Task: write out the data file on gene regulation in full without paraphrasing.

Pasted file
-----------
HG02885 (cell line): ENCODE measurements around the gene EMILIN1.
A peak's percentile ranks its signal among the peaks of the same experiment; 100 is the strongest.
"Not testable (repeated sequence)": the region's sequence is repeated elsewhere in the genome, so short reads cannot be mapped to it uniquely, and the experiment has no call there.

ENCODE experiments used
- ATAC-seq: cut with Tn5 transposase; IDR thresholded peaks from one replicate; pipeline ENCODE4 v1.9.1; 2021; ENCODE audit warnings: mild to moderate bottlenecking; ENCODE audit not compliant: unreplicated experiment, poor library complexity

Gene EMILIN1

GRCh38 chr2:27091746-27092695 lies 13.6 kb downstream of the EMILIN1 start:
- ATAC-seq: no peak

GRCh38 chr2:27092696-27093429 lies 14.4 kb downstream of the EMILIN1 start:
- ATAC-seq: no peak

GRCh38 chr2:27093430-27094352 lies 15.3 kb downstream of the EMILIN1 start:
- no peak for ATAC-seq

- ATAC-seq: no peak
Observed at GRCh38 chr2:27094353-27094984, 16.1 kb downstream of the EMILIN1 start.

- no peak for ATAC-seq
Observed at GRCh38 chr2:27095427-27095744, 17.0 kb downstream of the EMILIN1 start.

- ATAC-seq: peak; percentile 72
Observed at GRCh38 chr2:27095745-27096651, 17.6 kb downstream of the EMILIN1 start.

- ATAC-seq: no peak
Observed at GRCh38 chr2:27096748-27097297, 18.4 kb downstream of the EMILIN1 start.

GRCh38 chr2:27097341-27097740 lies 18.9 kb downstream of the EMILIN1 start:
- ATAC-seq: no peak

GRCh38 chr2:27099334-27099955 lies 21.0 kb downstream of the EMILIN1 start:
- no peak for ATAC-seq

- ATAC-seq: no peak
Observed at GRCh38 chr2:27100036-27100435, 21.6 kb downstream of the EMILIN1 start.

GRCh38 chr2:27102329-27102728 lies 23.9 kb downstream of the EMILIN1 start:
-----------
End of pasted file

HG02885 (cell line): ENCODE measurements around the gene EMILIN1.
A peak's percentile ranks its signal among the peaks of the same experiment; 100 is the strongest.
"Not testable (repeated sequence)": the region's sequence is repeated elsewhere in the genome, so short reads cannot be mapped to it uniquely, and the experiment has no call there.

ENCODE experiments used
- ATAC-seq: cut with Tn5 transposase; IDR thresholded peaks from one replicate; pipeline ENCODE4 v1.9.1; 2021; ENCODE audit warnings: mild to moderate bottlenecking; ENCODE audit not compliant: unreplicated experiment, poor library complexity

Gene EMILIN1

GRCh38 chr2:27091746-27092695 lies 13.6 kb downstream of the EMILIN1 start:
- ATAC-seq: no peak

GRCh38 chr2:27092696-27093429 lies 14.4 kb downstream of the EMILIN1 start:
- ATAC-seq: no peak

GRCh38 chr2:27093430-27094352 lies 15.3 kb downstream of the EMILIN1 start:
- no peak for ATAC-seq

- ATAC-seq: no peak
Observed at GRCh38 chr2:27094353-27094984, 16.1 kb downstream of the EMILIN1 start.

- no peak for ATAC-seq
Observed at GRCh38 chr2:27095427-27095744, 17.0 kb downstream of the EMILIN1 start.

- ATAC-seq: peak; percentile 72
Observed at GRCh38 chr2:27095745-27096651, 17.6 kb downstream of the EMILIN1 start.

- ATAC-seq: no peak
Observed at GRCh38 chr2:27096748-27097297, 18.4 kb downstream of the EMILIN1 start.

GRCh38 chr2:27097341-27097740 lies 18.9 kb downstream of the EMILIN1 start:
- ATAC-seq: no peak

GRCh38 chr2:27099334-27099955 lies 21.0 kb downstream of the EMILIN1 start:
- no peak for ATAC-seq

- ATAC-seq: no peak
Observed at GRCh38 chr2:27100036-27100435, 21.6 kb downstream of the EMILIN1 start.

GRCh38 chr2:27102329-27102728 lies 23.9 kb downstream of the EMILIN1 start: